Slavery and Another Kind of Death, Behind These COVID Walls

By Tom Gilson Published on December 10, 2020

“and deliver those who through fear of death were subject to lifelong slavery.” Hebrews 2:15

America’s strategy for COVID-19, in the fewest possible words, is this: Don’t worry about living, just try not to die. It is a strategy of fear and slavery, under the controlling hand of the fear of death.

It is a good thing not to die; a good thing not even to suffer through a bad case of this awful virus. I know that many who read here have suffered the loss of a friend or family member. Just this morning I was in a small group meeting with a doctor in Michigan who is very, very tired; who said 200 medical staff members in his hospital are COVID-positive; who said he’s seen too many die of it.

It was a sober reminder that for all the policy debates, this virus is real. I don’t want to go through it, and I don’t want my family members to, either. Policy really does call for prudence. There is a line, though, between prudence and panic, and for much of this year we’ve been on the wrong side of it. We’ve been so busy not dying, we’ve forgotten life is for living.

We live in an age of fear. Before COVID, it was present and powerful on college campuses, where students have prioritized “safety” over learning. They’ve “needed”  protection from contrary opinions or unpleasant realities, so they’ve tried to shut it out. Reality barges in anyway. COVID is reality.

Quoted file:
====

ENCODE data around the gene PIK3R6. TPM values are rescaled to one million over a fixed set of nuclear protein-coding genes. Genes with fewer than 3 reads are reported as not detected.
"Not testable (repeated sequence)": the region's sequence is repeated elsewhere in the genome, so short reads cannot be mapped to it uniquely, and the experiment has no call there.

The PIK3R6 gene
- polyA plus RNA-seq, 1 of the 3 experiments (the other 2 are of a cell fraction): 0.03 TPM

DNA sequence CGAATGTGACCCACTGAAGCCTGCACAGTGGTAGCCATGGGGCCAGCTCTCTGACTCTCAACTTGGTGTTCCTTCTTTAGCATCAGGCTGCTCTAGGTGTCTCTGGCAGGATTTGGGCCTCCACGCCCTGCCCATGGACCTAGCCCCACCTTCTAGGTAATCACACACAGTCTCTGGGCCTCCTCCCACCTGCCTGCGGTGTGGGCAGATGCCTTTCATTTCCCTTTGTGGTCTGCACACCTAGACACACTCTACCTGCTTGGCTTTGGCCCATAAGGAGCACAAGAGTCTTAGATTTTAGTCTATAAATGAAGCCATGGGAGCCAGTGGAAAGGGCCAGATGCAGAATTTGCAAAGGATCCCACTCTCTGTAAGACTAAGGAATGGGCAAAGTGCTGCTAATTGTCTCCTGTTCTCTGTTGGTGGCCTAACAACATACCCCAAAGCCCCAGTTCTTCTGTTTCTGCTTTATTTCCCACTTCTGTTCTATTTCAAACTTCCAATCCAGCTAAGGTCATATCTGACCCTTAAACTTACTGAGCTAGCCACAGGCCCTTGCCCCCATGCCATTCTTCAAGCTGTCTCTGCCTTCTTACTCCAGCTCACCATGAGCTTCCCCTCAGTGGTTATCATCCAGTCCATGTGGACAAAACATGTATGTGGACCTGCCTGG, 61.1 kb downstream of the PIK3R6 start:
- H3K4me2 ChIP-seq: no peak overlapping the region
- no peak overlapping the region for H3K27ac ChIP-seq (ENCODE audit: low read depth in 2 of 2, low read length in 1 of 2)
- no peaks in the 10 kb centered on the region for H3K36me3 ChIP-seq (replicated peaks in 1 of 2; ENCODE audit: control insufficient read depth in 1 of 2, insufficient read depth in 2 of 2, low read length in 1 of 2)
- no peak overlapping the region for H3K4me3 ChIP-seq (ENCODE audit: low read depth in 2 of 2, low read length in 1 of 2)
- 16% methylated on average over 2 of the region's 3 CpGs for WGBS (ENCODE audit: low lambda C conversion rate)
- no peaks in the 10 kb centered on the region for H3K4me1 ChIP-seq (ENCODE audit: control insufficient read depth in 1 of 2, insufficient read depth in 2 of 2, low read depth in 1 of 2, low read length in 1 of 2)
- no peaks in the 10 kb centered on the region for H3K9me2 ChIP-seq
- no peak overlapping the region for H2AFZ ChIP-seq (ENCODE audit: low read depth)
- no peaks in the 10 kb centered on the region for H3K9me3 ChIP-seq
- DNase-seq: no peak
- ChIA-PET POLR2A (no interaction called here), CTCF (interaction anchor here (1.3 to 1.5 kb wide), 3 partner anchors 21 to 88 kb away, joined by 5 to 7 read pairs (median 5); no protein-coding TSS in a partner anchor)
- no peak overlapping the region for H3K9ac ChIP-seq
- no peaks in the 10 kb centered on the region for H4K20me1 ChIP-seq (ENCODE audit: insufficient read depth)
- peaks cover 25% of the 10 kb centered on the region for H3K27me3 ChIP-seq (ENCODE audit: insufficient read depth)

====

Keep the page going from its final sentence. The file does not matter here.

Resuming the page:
Death is Reality

Death itself is reality. I speak as one who is currently vulnerable. I’m 64 years old, with co-morbidities that do nothing good for my risk levels. Neither I nor any of my family members have made it safely through disease and into immunity. It would be great if I could hide from it forever, and I almost could, since I work at home, “Hiding in my room, Safe within my womb,” as Simon and Garfunkel sang in “I am a Rock.” That whole verse goes,

I’ve built walls,
A fortress deep and mighty.
Hiding in my room,
safe within my womb,
I touch no one and no one touches me.
I am a rock, I am an island.

And we have too readily made ourselves islands, separating ourselves for safety, dying slowly in that way, all to avoid the fear of dying some other way.

Social distance makes islands of us all, prisoners inside these walls. “I have no need of friendship,” the song also says. “Friendship causes pain.” Being alone is safer.

I told both my son and my daughter when they first started getting serious about their current spouses, “You’re falling in love. It may be the most dangerous thing you’ll ever do. They could get sick or injured and die, and leave you devastated for years. Worse yet, they could turn out not to be who you think they are. It is the most dangerous thing you can do, but it is also the richest, best, most glorious thing you can do, too. It’s way more than worth the risk.”

Now friendship can cause COVID, too. Distancing is safer; distancing is a matter of law in many places. The distancing theme pervaded the whole album, “Sounds of Silence,” on which Simon and Garfunkel first recorded “I am a Rock,” way back in 1964. So let’s play it safe, right?

Not as Safe as It Looks

Wrong. Or rather, it may be perfectly right if “safe” means having a healthy respect for risk and practicing prudence. It’s wrong however, if it means being controlled by fear. The one is wisdom, the other is slavery.